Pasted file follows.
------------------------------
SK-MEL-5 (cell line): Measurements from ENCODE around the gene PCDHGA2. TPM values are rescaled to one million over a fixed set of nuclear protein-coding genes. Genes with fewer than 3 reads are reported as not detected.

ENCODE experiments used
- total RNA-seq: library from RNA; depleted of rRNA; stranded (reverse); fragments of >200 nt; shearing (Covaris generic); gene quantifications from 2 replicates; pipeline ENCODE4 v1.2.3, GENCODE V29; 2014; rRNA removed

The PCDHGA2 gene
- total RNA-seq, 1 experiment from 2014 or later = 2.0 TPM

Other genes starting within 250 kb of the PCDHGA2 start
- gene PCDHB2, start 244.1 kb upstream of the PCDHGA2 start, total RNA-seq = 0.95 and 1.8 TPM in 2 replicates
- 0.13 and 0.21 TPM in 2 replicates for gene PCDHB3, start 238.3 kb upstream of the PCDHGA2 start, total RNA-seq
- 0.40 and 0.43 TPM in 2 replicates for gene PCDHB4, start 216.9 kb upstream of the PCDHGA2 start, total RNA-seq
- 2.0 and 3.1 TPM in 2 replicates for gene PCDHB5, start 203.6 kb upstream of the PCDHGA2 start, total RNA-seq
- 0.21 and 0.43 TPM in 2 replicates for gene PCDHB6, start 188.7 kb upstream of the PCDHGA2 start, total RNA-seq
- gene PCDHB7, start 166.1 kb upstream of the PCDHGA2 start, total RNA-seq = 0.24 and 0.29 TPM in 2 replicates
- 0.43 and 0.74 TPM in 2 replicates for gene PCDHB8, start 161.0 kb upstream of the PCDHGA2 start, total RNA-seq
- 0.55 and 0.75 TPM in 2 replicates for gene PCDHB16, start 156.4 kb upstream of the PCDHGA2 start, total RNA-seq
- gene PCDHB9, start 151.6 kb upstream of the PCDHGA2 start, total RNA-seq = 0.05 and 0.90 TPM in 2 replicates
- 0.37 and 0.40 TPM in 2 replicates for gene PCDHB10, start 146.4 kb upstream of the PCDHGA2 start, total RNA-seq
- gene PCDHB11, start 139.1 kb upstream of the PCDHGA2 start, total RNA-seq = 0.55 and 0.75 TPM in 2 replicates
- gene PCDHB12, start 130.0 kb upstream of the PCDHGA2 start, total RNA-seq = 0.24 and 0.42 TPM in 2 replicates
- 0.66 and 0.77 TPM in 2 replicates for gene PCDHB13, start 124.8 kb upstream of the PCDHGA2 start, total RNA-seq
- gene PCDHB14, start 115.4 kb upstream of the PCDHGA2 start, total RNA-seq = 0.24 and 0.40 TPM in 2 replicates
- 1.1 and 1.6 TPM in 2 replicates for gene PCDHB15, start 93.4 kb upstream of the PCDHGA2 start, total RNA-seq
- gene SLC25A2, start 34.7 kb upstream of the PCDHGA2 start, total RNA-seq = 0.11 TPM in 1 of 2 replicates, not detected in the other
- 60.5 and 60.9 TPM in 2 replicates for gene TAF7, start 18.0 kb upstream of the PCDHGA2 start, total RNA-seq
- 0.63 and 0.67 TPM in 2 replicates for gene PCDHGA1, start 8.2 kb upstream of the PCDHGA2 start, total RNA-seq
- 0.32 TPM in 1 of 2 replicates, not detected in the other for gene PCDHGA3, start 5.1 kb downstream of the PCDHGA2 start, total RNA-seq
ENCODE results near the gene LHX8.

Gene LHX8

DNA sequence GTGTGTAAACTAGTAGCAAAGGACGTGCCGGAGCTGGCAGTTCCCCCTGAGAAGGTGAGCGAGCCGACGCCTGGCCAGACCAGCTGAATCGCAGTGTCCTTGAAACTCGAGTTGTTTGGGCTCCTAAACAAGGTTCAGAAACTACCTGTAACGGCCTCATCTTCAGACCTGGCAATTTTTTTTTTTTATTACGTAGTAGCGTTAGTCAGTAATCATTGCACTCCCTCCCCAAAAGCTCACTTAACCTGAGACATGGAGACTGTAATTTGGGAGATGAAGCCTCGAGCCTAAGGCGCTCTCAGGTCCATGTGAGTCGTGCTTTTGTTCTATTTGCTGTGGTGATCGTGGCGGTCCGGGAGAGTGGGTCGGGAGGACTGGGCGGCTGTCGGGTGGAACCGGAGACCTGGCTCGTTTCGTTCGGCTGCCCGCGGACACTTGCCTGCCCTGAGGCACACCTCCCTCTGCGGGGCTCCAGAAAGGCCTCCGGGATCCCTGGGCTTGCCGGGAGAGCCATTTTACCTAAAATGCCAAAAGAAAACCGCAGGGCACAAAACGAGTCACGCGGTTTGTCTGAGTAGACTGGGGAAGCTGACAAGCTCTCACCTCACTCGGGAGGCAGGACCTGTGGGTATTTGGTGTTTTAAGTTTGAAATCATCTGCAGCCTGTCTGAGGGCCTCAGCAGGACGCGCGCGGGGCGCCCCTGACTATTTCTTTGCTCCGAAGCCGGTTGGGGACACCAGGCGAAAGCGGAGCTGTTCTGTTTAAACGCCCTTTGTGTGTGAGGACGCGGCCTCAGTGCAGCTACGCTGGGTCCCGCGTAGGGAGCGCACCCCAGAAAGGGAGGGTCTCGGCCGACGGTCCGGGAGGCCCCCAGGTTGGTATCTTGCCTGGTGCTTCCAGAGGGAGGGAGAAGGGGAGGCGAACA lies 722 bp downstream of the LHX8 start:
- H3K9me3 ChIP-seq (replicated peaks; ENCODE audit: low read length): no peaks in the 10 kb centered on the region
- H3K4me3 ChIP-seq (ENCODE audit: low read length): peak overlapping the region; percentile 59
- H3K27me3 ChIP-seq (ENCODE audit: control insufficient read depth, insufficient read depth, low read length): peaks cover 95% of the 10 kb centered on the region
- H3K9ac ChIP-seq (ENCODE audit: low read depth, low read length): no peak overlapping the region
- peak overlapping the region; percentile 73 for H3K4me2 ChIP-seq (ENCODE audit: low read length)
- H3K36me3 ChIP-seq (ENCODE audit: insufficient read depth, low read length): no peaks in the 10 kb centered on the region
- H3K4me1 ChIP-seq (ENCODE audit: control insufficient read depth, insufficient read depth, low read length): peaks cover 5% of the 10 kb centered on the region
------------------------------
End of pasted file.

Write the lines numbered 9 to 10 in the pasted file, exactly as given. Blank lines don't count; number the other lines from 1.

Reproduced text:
- 0.40 and 0.43 TPM in 2 replicates for gene PCDHB4, start 216.9 kb upstream of the PCDHGA2 start, total RNA-seq
- 2.0 and 3.1 TPM in 2 replicates for gene PCDHB5, start 203.6 kb upstream of the PCDHGA2 start, total RNA-seq